Muslim Brotherhood rally
A recent Muslim Brotherhood rally in Cairo Reuters

For over 14 years I have been engaged in documenting and writing about what I came to call the Global Muslim Brotherhood, which I have defined as a global network developed by Muslim Brothers (Ikhwan) who fled their home countries and settled in Europe and the United States where they went on to found what has become some of the most prominent Islamic organizations in their new home countries.

On more than one occasion, critics have labelled this conspiracy theory thinking and the Egyptian Muslim Brotherhood once famously called the idea 'a Hollywood Fiction'. The release of Britain's Jenkins report on the Muslim Brotherhood on December 17 is, for me at least, a complete vindication in describing how Europe became an important base for the growing Muslim Brotherhood global network.

Beyond that acknowledgment, the UK report also supports what I have also tried for years to document, that the Global Muslim Brotherhood has a highly problematic relationship to violence and is prepared to countenance violence – including, from time to time, terrorism - where gradualism is ineffective.

The Muslim Brotherhood in the UK, using London as a base, claims to act in support of other Muslim Brotherhood organisations around the world and that this activity is sometimes secretive, if not clandestine.

The reality is actually far worse, as a forthcoming report that I have authored will demonstrate how important Global Muslim Brotherhood leaders from around the world, including the UK, have sat down at the table in an organization that is led by and includes individuals designated by Western governments as terrorist and terrorist financiers. That same organization has made it abundantly clear that it considers "The West" to be the primary enemy of the Islamic world.

Further confirming what I have struggled to get acknowledged is that Muslim Brotherhood groups in the UK are connected to a wider network of Global Muslim Brotherhood organizations. The report identifies the Muslim Association of Britain (MAB) as part of the Federation of Islamic Organizations in Europe (FIOE) and concurs with what I wrote in 2008, that FIOE represents the Muslim Brotherhood in Europe.

Even more surprising is the statement in the report that UK charities such as INTERPAL, despite wholly inadequate investigations by the UK Charity Commission, are part of the Hamas and Brotherhood infrastructure in the UK, something I reported in 2009.

Beyond the focus on terrorism, I have also at times tried to move discussion about the Global Muslim Brotherhood beyond terrorism to a focus on how the Brotherhood networks impact the social fabric in the various countries where it is operating.

Once again, the UK report supports what I have long argued which is that the Brotherhood works counter to the successful integration of Muslim immigrants by promoting the view that "Western society is inherently hostile to Muslim faith and interests and that Muslims must respond by maintaining their distance and autonomy."

However, far more important than the satisfaction I experienced in seeing my long-held views endorsed by a major Western government is the question of what should be done in light of the report findings. While some suggest that a UK ban on the Muslim Brotherhood is in order, it is not altogether clear how such a ban could work given that there is still no "official" definition of who or who is not part of the Muslim Brotherhood or even exactly what constitutes the Global Muslim Brotherhood.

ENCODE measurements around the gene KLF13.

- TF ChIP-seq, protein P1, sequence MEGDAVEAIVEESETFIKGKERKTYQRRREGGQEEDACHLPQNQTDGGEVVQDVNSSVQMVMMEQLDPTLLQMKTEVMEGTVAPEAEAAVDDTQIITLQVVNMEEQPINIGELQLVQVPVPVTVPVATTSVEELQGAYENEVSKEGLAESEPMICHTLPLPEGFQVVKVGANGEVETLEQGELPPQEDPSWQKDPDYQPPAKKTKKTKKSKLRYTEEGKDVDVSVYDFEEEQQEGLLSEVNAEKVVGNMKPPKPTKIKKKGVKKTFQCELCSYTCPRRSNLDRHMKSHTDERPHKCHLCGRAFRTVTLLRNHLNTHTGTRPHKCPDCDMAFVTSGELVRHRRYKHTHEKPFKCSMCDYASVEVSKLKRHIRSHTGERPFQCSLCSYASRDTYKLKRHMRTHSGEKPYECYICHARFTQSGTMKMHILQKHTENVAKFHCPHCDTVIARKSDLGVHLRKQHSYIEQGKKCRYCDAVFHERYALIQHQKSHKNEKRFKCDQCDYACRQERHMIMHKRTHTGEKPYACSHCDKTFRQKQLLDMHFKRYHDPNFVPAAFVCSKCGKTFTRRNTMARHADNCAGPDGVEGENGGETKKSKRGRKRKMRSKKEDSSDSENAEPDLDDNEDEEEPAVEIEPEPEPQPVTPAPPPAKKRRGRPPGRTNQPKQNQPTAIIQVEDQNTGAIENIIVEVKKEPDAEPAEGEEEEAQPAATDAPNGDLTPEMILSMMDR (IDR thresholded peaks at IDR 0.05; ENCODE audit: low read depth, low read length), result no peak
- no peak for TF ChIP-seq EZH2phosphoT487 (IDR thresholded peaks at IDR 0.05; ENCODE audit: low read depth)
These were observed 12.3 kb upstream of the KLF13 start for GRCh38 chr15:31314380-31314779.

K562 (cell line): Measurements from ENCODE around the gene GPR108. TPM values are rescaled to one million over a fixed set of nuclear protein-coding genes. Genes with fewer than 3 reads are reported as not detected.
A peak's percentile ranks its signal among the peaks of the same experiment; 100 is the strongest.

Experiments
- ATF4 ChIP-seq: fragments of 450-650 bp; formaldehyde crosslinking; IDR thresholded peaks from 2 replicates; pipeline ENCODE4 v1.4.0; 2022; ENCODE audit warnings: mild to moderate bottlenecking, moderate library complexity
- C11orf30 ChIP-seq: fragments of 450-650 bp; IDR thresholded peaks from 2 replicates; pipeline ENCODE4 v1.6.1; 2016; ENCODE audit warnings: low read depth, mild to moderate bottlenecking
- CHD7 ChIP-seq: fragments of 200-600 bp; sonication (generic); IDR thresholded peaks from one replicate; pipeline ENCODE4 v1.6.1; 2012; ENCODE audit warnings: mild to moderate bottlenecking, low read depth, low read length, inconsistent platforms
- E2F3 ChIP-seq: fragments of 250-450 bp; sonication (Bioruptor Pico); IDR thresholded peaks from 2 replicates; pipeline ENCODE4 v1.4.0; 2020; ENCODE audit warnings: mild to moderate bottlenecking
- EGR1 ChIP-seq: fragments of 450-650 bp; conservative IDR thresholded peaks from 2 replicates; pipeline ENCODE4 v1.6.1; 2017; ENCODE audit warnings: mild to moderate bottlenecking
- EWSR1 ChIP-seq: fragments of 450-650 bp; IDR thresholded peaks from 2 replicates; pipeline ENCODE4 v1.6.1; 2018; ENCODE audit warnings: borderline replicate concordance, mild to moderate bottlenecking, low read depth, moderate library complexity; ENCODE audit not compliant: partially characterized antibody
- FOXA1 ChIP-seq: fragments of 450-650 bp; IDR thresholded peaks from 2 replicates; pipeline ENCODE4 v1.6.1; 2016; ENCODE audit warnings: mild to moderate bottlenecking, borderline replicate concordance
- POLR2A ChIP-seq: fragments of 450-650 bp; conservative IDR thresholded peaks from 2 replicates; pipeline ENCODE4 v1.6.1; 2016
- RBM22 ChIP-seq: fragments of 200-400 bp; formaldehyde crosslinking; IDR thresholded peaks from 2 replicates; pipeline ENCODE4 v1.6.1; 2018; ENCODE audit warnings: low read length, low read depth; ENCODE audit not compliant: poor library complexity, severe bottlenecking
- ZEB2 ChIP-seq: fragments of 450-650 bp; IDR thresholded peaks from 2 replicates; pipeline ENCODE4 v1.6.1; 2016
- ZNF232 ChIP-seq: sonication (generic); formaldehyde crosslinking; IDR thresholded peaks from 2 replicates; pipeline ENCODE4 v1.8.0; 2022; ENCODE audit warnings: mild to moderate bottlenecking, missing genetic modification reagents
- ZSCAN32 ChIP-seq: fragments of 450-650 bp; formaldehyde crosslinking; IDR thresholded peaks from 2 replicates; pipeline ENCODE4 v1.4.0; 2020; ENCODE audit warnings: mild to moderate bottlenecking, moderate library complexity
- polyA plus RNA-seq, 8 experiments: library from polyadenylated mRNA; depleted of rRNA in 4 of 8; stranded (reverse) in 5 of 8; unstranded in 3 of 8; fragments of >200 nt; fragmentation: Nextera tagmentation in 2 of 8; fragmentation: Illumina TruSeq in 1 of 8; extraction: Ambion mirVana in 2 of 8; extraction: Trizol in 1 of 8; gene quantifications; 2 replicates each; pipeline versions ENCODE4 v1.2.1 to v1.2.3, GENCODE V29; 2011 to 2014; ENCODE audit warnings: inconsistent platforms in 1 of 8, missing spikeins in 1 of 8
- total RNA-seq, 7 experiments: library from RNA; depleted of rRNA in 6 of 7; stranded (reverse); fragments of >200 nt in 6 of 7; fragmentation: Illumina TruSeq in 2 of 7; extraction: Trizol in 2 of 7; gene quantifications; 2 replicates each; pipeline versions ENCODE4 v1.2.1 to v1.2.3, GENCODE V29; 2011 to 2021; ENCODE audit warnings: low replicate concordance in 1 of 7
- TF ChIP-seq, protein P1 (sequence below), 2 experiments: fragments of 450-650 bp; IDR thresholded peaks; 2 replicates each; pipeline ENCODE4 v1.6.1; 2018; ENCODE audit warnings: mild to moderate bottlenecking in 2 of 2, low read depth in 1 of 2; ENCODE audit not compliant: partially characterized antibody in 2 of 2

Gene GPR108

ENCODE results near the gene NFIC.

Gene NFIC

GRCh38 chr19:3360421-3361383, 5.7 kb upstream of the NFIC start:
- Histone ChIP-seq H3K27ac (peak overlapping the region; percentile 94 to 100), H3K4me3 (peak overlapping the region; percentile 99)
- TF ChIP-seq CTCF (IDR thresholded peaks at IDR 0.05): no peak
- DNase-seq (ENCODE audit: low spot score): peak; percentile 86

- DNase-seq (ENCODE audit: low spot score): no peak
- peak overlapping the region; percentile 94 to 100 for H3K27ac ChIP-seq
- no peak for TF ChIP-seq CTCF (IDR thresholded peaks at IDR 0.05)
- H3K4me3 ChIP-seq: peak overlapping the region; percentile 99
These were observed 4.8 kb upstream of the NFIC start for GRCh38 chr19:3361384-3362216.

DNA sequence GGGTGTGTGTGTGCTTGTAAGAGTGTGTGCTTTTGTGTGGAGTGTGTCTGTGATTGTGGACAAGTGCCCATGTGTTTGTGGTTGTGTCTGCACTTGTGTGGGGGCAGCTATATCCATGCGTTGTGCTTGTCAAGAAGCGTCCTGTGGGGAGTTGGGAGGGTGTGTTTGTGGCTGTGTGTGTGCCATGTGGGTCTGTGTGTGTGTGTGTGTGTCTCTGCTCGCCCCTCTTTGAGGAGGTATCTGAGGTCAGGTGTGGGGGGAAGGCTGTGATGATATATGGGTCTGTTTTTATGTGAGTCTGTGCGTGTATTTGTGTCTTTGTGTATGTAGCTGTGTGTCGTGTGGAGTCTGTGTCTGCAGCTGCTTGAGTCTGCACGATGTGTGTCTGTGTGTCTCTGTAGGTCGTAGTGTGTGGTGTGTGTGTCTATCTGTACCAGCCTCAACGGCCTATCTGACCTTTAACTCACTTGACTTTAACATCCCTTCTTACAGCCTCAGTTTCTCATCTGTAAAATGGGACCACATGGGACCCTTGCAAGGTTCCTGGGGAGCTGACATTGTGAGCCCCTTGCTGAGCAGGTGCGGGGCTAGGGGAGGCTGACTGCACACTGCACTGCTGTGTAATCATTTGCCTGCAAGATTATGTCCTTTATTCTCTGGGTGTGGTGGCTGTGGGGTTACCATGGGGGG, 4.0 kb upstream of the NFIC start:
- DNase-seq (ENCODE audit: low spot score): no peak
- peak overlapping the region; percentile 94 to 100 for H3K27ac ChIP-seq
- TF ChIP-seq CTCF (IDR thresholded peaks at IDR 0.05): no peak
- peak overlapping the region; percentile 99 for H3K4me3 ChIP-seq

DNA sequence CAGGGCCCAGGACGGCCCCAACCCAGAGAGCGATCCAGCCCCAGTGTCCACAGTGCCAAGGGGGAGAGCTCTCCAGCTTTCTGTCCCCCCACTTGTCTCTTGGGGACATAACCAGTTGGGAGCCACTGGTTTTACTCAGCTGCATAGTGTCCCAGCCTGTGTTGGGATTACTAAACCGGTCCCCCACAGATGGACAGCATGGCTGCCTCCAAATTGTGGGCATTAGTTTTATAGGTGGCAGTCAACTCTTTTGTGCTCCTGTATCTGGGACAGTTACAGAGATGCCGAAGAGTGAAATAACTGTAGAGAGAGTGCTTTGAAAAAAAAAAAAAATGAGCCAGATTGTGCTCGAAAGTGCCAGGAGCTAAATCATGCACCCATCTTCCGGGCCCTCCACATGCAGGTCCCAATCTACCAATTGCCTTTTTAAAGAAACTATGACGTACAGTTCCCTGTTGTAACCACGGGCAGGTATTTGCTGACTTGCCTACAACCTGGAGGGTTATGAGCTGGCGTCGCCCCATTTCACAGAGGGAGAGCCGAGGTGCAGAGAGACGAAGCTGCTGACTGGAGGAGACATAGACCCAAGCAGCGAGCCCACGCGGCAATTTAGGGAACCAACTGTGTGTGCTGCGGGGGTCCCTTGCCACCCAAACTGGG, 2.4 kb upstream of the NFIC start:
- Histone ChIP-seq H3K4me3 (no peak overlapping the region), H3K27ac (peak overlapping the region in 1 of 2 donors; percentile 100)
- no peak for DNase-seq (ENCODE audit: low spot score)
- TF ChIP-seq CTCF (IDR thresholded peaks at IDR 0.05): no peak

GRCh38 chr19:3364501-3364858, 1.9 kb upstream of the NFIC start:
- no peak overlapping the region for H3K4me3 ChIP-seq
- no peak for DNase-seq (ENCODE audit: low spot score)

Such a ban would also likely be prone to the phenomenon seen in Germany when various far-right groups are banned only to be re-constituted under a different name and organizational structure. A blanket ban might also raise the risk of allowing the banned organizations to claim that they are being discriminated against, further reinforcing the narrative referred to above that the West is hostile to Muslims.

Far more useful would be a UK governmental blanket policy of denying any imprimatur of legitimacy to UK Muslim Brotherhood groups, something which the very same groups seek at all costs as they strive to be recognised as the sole representatives of the Muslim community. Under such a policy, government would simply refuse to engage with, support, fund, or in another way lend support to any group that it has found to be part of the Global Muslim Brotherhood network.

At the same time, recognition and support should be accorded to any legitimate Muslim organization that is found to be acting without significant ties to the Brotherhood or any other Islamist group. Such recognition of alternative voices would also serve to counter the far-right narrative that Islam itself, rather than Islamist groups such as the Muslim Brotherhood, is the heart of the problem as well as negating any accusations of "Islamophobia."

Perhaps most important of all is the report's finding that the Muslim Brotherhood in the UK, using London as a base, claims to act in support of other Muslim Brotherhood organizations around the world and that this activity is sometimes secretive, if not clandestine.

Yet once again, I have long argued that there is a substantial limit to what we can know about the Global Muslim Brotherhood by using the kind of open source information to which analysts such as myself are limited. To gain further access to the secret workings of these organizations will required dedicated action by national law enforcement and intelligence agencies who can and must take appropriate action when instances of illegal or anti-democratic behaviour is found.

This is only a question of political will and the release of the Jenkins report appears to denote that UK has taken the lead in West in going down that path.

Steven Merley is the editor of the Global Muslim Brotherhood Daily Watch which tracks developments in the worldwide networks of the Muslim Brotherhood.